Car

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Jayraj
Posts: 15
Joined: Sun Oct 21, 2018 11:06 am UTC

Car

Postby Jayraj » Sat Nov 24, 2018 3:35 am UTC

We are in the NEW and technology has reached its peak.

ALSET, a renowned car company, has decided to advertise for its new Hover Electric Car prototype named ALSET HE-1.

The car can travel both ways, front and back, at the same speed and can reverse and continue at same speed within no time.

Fuel transfer can be done spontaneously once 2 cars are side by side through a lightning bolt.

On a huge perfectly round track, a fully charged car can go half way.

The goal of this exhibition is to showcase the car's capabilities, thus having a car complete the entire track without stopping.

No cars are allowed to stop on the track except for the start/finish point.

You have a number of cars at your disposal and all cars have to refuel at the starting point.

Can you determine the minimum number of cars needed to achieve this and how?

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ThirdParty
Posts: 337
Joined: Wed Sep 19, 2012 3:53 pm UTC
Location: USA

Re: Car

Postby ThirdParty » Mon Nov 26, 2018 3:42 am UTC

Here's one way to do it with 3 cars. Not maximally efficient or anything (probably this could be done without ever using any of the three cars' full tank capacity), but since I'm confident that it can't be done with 2 cars, this solution is good enough.
Spoiler:
t0: A is at 0° with 100% fuel, B is at 0° with 100% fuel, C is at 0° with 100% fuel
t1: A is at 45° with 75% fuel, B is at 45° with 75% fuel, C is at 45° with 75% fuel. C gives 25% fuel to each of A and B.
t2: A is at 90° with 75% fuel, B is at 90° with 75% fuel, C is at 0° with 0% fuel. B gives 25% fuel to A; C refuels.
t3: A is at 135° with 75% fuel, B is at 45° with 25% fuel, C is at 0° with 100% fuel.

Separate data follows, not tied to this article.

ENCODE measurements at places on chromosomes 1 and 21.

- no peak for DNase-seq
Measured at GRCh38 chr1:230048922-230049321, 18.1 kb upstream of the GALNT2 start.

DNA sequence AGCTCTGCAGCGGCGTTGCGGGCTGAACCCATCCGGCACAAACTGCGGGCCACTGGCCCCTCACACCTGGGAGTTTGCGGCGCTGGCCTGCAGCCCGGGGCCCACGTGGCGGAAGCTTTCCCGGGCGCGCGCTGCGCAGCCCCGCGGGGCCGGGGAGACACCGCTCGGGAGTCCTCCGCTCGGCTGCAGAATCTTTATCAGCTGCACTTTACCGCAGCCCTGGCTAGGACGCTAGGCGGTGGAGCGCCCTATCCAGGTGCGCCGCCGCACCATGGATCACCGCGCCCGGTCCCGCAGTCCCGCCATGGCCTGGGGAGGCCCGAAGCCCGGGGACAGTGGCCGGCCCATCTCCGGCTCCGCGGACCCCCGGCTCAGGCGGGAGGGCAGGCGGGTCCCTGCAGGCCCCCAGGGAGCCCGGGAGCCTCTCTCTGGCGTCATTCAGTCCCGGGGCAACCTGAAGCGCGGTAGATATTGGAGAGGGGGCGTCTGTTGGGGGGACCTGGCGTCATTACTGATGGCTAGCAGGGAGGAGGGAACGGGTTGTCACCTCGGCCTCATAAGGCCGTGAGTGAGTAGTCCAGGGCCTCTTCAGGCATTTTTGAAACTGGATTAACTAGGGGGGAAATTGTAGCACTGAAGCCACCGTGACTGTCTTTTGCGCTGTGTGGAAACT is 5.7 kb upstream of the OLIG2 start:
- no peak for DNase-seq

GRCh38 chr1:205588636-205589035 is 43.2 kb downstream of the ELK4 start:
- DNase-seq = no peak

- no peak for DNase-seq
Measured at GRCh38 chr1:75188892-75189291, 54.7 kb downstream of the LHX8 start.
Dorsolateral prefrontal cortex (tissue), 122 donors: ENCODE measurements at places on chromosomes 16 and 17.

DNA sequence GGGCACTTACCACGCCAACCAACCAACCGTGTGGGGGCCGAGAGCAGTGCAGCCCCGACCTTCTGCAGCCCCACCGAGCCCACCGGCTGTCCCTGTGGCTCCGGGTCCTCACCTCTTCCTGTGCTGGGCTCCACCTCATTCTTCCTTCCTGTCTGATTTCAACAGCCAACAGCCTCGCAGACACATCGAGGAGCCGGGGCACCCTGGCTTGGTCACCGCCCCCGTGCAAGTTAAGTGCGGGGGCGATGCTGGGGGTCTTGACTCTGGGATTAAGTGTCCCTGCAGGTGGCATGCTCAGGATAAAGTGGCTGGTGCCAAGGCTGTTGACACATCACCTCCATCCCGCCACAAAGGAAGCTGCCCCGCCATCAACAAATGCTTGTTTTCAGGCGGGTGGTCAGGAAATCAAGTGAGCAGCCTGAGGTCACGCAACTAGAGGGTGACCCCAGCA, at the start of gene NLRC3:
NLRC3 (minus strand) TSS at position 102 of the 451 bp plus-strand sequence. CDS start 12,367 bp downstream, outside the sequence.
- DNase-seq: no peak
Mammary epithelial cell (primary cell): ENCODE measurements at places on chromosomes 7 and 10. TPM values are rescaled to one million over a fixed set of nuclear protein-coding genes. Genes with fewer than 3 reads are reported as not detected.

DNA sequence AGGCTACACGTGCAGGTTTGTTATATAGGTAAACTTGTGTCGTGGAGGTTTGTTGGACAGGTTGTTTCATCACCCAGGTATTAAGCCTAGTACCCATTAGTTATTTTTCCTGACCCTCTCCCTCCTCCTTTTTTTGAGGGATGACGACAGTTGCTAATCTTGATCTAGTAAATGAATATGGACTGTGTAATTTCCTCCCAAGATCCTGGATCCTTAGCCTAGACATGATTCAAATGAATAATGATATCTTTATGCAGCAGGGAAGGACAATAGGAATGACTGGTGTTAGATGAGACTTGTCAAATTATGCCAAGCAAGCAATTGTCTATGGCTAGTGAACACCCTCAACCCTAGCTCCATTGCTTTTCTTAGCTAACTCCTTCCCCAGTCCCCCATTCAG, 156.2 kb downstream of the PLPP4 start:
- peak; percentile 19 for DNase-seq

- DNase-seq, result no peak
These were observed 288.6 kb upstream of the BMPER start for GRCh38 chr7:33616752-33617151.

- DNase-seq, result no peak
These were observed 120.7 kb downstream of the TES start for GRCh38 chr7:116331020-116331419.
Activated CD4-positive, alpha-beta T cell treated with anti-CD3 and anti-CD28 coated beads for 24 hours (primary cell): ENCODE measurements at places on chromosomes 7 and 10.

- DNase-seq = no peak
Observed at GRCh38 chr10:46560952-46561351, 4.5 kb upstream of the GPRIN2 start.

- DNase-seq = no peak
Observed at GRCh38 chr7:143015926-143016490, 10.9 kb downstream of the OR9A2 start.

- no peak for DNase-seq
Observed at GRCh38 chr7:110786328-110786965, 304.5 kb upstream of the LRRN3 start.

t4: A is at 180° with 50% fuel, B is at 0° with 0% fuel, C is at 0° with 100% fuel. B refuels.
t5: A is at 225° with 25% fuel, B is at -45° with 75% fuel, C is at -45° with 75% fuel. C gives 25% fuel to B.
t6: A is at 270° with 0% fuel, B is at -90° with 75% fuel, C is at 0° with 25% fuel. B gives 50% fuel to A; C refuels.
t7: A is at 315° with 25% fuel, B is at -45° with 0% fuel, C is at -45° with 75% fuel. C gives 25% fuel to B.
t8: A is at 360° with 0% fuel, B is at 0° with 0% fuel, C is at 0° with 25% fuel.

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jaap
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Re: Car

Postby jaap » Mon Nov 26, 2018 10:06 am UTC

This puzzle has been discussed here before too, as part of the Crossing the desert thread.

Tirear
Posts: 31
Joined: Fri Feb 05, 2016 5:42 pm UTC

Re: Car

Postby Tirear » Mon Nov 26, 2018 4:47 pm UTC

ThirdParty wrote: 3 cars. Not maximally efficient

Optimization:
Spoiler:
Let's look at the middle trip of Car C. It travels some distance x, transfers enough fuel to Car B to travel x distance, and travels x distance back to refuel. Car B splits the fuel with Car A, letting them each travel an extra x/2 distance. This shortens the third trip of Car C by x/2, and another x/2 on the way home. In total car C travels an extra 2x distance now to avoid travelling x distance later. The most efficient solution is therefore to minimize x. As it turns out, x=0 can work, sending Car B by itself to meet with Car A. Car B reaches -90° at 50% fuel, and splits it with Car A. This gets them to -45°/315°. Car C spends 25% fuel to get there, and they each spend 25% to get to the finish line with no fuel remaining. We started with 3 tanks and refueled from empty twice, so total fuel consumption is 500%.

If early investment is bad, could skimping on the first trip of Car C help? Car C travels x distance, gives each other car enough fuel for x distance each, and returns x distance to refuel. As a result, Car B travels some extra y distance, transfers an extra y distance worth of fuel to Car A, and returns an extra y distance. Those obviously add up to the x distance worth of fuel it got from Car C. In total, Cars B and C travel 8y distance to give Car A enough fuel to travel an extra 4y distance. This means Car B needs to travel 4y less distance to meet up with Car A, and 4y less distance to return. That already recovers the initial investment, and Car C also has savings to consider. So the best solution is to maximize y, which your initial solution already did.


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